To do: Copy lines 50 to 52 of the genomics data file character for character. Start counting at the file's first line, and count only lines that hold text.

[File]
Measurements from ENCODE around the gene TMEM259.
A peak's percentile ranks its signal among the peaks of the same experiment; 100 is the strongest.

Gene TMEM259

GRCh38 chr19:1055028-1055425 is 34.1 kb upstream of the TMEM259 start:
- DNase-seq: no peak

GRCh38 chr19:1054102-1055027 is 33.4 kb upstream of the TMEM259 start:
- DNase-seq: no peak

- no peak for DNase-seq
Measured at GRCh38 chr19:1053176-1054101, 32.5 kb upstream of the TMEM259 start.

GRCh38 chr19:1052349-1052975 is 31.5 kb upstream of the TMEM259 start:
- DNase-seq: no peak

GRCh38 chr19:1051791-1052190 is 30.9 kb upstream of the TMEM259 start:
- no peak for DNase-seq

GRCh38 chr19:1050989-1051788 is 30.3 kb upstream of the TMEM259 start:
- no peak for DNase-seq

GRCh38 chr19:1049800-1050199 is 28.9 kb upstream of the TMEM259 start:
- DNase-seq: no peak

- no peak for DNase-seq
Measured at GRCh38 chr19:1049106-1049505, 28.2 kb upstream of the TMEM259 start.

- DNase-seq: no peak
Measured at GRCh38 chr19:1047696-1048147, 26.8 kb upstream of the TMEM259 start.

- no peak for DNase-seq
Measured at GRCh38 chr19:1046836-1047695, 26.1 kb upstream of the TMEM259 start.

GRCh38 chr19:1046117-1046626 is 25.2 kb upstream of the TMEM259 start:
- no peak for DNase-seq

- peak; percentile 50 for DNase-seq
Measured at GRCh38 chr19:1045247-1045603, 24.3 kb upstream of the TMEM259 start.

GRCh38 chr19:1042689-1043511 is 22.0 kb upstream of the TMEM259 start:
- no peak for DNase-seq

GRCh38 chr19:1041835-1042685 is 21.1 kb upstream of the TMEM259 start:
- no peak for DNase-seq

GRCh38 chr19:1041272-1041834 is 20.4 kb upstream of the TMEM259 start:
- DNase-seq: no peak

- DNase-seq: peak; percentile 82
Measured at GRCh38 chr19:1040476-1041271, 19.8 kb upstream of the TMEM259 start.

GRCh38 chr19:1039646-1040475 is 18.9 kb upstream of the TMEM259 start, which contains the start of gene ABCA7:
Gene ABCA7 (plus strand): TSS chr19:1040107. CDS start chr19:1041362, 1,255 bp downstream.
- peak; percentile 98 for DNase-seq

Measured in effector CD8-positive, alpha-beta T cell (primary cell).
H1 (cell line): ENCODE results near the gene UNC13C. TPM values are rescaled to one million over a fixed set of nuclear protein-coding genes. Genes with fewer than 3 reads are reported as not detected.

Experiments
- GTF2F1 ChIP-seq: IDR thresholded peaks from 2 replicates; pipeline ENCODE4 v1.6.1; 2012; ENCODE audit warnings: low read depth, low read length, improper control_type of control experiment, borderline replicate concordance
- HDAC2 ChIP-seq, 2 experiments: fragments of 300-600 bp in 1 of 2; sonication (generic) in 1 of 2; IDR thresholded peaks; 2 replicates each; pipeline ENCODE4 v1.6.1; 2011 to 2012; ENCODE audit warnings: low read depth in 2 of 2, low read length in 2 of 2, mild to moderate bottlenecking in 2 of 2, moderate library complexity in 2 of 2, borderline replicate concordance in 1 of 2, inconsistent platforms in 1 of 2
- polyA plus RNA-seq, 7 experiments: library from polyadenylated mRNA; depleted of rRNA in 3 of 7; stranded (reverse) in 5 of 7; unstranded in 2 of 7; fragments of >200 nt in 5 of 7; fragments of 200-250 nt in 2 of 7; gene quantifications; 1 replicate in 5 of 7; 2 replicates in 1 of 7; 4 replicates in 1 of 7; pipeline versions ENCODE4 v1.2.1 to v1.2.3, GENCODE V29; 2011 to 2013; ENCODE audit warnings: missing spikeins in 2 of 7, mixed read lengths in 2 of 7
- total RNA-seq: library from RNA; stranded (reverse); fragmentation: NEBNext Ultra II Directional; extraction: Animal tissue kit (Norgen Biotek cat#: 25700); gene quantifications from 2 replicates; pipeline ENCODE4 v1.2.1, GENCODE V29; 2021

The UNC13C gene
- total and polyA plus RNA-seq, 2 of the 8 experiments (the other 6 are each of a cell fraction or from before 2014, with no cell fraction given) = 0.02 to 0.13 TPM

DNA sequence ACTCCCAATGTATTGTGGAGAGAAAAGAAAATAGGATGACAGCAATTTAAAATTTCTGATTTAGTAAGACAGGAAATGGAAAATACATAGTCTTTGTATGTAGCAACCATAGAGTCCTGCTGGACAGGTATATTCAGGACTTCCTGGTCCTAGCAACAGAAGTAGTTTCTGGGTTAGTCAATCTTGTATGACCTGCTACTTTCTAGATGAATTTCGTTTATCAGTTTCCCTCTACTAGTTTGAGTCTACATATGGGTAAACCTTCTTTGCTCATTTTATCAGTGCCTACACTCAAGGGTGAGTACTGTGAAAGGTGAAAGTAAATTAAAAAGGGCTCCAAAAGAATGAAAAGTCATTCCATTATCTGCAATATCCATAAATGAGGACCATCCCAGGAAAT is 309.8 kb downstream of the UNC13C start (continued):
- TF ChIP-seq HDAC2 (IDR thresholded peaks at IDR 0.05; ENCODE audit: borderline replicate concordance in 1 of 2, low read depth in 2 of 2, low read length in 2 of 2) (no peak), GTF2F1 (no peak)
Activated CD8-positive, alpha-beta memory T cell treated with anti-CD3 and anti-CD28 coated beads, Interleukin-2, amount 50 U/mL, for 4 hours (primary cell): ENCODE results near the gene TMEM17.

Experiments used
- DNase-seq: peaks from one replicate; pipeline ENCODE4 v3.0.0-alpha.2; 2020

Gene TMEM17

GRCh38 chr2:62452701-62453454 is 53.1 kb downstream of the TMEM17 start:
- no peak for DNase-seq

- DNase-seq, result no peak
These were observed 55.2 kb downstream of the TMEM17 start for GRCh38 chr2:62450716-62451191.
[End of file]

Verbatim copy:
Activated CD8-positive, alpha-beta memory T cell treated with anti-CD3 and anti-CD28 coated beads, Interleukin-2, amount 50 U/mL, for 4 hours (primary cell): ENCODE results near the gene TMEM17.

Experiments used
- DNase-seq: peaks from one replicate; pipeline ENCODE4 v3.0.0-alpha.2; 2020